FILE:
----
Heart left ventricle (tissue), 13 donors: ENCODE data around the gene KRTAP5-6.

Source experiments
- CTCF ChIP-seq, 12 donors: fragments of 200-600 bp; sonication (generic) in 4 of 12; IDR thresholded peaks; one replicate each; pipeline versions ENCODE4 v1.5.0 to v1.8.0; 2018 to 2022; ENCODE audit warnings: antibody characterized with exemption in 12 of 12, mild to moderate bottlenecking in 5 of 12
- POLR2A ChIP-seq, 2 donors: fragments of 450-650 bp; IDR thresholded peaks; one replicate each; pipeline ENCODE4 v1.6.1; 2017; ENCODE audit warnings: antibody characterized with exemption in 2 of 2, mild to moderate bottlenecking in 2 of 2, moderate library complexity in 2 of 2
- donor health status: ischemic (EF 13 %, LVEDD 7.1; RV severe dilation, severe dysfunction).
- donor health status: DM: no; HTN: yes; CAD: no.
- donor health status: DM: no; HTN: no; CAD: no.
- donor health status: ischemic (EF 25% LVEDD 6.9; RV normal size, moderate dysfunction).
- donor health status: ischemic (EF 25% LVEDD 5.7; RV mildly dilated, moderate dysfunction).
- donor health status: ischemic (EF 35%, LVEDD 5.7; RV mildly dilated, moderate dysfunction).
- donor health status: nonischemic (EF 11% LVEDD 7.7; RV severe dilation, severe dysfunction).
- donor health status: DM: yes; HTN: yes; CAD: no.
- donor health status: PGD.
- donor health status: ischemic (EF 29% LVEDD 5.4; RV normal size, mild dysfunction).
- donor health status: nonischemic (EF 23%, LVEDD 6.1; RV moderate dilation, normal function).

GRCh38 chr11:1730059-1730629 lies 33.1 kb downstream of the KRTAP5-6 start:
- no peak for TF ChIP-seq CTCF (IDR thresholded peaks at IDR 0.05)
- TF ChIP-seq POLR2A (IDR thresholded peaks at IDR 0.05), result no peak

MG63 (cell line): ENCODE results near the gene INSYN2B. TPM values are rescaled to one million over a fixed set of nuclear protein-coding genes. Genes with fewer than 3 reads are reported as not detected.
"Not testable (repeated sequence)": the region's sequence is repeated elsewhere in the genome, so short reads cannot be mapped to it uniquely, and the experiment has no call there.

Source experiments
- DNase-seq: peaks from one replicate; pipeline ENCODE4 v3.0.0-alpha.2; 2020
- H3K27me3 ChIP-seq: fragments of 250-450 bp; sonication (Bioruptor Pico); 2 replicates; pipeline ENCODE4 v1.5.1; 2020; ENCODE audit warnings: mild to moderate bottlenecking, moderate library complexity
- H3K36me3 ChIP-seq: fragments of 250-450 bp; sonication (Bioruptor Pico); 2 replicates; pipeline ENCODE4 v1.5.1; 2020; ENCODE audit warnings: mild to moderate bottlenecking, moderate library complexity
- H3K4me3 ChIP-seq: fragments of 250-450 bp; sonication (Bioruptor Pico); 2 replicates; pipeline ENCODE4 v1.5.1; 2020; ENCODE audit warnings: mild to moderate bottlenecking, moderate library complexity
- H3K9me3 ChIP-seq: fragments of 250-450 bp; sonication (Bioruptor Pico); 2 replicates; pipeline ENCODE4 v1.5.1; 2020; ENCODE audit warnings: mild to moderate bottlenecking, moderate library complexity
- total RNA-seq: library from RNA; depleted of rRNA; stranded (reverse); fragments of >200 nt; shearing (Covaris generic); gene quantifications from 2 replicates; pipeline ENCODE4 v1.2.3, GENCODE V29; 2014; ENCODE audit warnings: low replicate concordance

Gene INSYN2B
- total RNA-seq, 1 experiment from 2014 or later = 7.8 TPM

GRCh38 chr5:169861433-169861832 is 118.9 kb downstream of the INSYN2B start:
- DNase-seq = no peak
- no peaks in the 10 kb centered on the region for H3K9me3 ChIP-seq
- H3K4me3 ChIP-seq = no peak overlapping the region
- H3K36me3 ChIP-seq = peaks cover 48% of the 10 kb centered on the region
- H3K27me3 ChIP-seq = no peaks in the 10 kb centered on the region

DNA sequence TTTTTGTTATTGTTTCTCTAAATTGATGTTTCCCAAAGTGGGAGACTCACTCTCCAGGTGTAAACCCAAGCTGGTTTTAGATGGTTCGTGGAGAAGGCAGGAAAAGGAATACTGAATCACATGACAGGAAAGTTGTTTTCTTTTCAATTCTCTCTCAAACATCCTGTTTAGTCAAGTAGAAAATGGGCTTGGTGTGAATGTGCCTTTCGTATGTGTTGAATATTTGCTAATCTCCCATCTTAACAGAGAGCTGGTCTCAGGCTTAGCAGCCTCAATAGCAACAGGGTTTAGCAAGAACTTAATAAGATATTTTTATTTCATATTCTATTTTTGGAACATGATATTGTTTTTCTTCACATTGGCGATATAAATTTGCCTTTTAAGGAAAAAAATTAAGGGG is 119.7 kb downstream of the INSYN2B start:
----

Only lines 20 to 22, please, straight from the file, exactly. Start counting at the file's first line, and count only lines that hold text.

"Not testable (repeated sequence)": the region's sequence is repeated elsewhere in the genome, so short reads cannot be mapped to it uniquely, and the experiment has no call there.

Source experiments
- DNase-seq: peaks from one replicate; pipeline ENCODE4 v3.0.0-alpha.2; 2020